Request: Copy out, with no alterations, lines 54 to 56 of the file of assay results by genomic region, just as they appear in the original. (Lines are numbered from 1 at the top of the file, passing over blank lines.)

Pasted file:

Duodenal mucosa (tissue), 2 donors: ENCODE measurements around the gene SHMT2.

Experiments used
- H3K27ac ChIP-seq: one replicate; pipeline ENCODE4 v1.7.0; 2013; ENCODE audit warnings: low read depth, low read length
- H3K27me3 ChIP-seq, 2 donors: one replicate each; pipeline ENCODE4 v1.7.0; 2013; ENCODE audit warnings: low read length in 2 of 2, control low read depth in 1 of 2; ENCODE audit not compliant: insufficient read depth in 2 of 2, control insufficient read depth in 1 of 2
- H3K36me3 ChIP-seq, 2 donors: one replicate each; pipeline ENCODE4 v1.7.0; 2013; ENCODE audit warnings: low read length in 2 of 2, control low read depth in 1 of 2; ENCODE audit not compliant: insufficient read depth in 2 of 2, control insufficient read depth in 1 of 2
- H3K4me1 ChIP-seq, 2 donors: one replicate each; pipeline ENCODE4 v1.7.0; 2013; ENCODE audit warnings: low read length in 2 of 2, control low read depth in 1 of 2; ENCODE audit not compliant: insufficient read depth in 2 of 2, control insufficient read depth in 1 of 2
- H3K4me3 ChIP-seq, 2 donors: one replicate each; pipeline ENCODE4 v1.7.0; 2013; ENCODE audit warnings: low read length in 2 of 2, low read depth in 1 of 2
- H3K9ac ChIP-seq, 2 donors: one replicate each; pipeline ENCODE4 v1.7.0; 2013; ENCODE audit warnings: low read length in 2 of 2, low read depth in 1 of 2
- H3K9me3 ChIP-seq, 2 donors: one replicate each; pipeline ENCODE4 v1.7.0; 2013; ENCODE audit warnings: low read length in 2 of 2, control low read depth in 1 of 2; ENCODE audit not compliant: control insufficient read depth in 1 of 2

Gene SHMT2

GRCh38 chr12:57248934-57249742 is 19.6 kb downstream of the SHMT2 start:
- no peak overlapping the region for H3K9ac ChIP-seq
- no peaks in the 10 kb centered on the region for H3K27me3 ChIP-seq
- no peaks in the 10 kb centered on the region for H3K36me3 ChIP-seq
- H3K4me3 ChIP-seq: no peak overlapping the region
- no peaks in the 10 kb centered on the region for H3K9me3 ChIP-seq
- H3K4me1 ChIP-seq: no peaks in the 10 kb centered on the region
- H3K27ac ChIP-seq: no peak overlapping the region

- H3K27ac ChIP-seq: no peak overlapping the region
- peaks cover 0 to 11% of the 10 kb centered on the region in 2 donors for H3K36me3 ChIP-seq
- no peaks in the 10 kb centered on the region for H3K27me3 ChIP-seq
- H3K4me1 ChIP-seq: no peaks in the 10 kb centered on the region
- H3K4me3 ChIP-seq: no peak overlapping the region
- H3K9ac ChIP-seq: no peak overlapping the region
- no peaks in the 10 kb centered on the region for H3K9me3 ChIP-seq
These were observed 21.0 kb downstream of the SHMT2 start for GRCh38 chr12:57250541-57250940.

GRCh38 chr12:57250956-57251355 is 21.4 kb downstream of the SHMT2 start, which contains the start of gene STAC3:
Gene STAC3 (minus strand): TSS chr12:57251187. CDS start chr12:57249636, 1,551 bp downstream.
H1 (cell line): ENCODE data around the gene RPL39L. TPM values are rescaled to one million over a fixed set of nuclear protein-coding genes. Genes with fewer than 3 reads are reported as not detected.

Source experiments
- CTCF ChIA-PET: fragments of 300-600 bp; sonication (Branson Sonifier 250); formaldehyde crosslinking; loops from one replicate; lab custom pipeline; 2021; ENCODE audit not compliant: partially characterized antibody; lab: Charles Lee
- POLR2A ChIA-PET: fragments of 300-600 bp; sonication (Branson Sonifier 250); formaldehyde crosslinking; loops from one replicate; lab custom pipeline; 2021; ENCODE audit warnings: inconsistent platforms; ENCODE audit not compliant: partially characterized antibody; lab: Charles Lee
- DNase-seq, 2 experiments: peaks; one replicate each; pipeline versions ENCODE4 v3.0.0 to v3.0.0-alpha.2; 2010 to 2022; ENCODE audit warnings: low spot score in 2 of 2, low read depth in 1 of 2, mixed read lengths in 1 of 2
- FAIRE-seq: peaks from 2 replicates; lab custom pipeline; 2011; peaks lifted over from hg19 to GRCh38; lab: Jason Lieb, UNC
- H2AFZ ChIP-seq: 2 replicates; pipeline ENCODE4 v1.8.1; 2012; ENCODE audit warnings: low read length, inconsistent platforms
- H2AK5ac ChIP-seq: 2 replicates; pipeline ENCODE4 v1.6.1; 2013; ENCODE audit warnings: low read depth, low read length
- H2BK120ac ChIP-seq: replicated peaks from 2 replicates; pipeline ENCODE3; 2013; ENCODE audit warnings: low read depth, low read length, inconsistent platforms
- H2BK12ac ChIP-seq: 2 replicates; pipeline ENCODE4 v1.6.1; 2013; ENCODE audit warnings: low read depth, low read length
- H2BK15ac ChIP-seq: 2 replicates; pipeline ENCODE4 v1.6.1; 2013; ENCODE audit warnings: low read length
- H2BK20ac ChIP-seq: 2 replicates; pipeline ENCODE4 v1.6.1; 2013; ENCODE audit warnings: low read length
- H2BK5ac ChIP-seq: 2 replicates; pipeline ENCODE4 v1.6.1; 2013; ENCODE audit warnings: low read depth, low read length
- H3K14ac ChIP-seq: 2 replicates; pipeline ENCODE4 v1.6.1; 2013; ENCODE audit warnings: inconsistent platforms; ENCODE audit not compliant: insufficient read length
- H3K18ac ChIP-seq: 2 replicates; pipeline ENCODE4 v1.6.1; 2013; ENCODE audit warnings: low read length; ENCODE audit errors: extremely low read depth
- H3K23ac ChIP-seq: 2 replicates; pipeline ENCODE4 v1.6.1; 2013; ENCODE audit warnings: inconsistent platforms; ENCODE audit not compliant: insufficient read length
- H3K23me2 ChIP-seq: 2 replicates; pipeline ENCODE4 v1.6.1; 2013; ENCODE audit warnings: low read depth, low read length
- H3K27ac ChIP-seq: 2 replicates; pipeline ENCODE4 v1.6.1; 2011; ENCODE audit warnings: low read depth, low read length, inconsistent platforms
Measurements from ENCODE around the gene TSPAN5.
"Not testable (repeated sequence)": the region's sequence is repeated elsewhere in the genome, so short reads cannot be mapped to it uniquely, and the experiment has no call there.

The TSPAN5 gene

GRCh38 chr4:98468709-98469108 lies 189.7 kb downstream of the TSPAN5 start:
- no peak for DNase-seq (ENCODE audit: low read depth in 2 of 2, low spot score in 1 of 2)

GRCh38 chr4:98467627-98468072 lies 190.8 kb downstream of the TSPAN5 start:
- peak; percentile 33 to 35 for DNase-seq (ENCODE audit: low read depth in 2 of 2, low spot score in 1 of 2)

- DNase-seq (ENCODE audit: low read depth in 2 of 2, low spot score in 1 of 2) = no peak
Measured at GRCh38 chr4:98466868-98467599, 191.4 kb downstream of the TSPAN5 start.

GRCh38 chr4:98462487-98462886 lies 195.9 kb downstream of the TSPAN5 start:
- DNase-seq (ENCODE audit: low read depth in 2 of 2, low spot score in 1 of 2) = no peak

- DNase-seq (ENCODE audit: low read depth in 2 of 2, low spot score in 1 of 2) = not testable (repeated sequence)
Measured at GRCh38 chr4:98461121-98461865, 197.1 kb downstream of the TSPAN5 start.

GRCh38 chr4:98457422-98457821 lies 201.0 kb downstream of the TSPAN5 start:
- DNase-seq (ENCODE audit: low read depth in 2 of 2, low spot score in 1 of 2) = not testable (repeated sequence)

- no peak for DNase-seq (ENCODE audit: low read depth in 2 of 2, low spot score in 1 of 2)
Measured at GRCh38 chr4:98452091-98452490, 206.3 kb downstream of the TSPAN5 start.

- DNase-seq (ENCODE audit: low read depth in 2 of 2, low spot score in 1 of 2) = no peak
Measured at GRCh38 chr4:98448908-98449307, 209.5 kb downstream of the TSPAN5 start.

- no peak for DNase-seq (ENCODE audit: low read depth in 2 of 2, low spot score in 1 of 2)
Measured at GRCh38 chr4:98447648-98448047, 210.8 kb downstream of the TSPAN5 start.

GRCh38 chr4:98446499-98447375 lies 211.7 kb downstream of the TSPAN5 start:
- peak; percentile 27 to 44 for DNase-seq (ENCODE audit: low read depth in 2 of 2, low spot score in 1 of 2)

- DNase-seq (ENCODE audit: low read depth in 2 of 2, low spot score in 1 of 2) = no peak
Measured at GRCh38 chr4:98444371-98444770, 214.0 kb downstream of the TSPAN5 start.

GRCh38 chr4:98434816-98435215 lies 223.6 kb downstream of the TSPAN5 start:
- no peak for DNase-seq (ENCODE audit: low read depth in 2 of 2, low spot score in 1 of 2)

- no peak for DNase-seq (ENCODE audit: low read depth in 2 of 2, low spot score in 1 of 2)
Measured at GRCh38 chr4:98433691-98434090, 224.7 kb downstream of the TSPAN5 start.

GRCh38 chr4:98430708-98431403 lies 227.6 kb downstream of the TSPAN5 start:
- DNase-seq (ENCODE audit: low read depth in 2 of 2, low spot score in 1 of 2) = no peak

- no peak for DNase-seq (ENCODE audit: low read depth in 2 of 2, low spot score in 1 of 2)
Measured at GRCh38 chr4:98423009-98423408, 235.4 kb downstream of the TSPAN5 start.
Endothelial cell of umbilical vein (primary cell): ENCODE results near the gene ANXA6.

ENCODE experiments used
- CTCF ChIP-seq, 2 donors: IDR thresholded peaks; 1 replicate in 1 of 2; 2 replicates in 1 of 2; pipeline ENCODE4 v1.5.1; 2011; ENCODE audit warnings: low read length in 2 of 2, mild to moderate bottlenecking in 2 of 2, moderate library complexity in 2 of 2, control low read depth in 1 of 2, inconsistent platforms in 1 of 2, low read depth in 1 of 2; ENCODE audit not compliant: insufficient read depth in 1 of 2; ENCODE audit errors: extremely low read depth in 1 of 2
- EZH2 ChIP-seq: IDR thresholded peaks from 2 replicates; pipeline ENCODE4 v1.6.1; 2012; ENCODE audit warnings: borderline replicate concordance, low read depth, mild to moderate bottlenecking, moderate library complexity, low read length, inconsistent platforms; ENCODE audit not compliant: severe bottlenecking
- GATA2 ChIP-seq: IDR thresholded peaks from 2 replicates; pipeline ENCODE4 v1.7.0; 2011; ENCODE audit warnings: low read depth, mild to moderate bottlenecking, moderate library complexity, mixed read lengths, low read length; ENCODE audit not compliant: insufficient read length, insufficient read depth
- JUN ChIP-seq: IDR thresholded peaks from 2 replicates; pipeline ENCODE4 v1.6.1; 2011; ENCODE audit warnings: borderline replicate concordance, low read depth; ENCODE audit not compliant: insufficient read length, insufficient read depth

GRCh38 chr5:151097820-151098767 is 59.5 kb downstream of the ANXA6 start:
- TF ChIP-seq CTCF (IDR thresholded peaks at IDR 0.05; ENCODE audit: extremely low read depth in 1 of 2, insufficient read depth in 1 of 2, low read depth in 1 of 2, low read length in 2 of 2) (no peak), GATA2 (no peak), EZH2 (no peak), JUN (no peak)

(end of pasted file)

- DNase-seq (ENCODE audit: low read depth in 2 of 2, low spot score in 1 of 2) = no peak
Measured at GRCh38 chr4:98466868-98467599, 191.4 kb downstream of the TSPAN5 start.

GRCh38 chr4:98462487-98462886 lies 195.9 kb downstream of the TSPAN5 start: